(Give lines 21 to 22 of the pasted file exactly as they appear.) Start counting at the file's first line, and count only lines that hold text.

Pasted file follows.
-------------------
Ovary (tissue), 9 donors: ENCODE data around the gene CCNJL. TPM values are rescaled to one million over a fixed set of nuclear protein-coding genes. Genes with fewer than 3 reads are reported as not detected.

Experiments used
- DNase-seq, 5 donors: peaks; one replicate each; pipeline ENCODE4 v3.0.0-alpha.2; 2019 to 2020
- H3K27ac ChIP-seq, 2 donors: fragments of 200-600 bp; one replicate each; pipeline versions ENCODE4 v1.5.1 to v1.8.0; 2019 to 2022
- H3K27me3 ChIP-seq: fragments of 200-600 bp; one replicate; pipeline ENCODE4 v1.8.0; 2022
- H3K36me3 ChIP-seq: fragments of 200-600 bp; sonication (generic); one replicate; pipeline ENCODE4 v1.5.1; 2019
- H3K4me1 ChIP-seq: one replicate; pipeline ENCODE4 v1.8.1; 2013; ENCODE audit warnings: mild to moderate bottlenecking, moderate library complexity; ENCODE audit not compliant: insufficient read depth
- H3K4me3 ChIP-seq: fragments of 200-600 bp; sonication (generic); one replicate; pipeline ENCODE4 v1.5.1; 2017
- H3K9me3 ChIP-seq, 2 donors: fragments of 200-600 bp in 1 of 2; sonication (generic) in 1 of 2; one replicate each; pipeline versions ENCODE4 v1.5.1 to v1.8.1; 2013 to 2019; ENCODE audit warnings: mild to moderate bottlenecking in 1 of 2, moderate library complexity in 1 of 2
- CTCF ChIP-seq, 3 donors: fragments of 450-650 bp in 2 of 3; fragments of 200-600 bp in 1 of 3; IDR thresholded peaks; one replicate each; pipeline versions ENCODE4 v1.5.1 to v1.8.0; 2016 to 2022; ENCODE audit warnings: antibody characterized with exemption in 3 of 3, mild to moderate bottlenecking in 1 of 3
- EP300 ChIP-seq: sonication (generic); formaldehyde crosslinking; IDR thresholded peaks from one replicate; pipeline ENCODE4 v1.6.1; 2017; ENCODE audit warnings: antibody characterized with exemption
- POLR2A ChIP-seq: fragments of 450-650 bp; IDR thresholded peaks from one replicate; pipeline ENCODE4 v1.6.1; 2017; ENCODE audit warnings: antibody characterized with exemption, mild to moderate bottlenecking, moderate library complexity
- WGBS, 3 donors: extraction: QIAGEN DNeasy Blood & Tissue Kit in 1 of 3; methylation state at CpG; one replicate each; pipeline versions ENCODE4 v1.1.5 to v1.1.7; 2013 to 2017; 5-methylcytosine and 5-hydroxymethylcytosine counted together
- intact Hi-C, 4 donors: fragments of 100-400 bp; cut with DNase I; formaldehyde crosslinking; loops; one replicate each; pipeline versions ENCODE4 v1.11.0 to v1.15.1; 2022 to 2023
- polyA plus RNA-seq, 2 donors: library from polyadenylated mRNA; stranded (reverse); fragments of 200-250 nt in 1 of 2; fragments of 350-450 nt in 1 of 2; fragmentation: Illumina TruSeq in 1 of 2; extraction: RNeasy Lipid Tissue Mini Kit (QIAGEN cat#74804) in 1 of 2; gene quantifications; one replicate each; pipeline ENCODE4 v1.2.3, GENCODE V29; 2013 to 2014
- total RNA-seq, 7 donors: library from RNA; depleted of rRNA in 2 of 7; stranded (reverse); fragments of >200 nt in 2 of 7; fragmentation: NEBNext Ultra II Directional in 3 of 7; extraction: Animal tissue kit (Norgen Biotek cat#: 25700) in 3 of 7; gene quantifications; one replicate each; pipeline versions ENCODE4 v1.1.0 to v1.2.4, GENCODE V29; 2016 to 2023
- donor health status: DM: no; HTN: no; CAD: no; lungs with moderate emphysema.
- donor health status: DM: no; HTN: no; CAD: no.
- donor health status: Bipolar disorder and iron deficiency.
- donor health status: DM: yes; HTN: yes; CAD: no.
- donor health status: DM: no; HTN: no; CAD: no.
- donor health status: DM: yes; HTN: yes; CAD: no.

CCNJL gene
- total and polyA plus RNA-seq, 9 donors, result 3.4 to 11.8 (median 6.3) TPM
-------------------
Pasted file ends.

- donor health status: DM: no; HTN: no; CAD: no.
- donor health status: DM: yes; HTN: yes; CAD: no.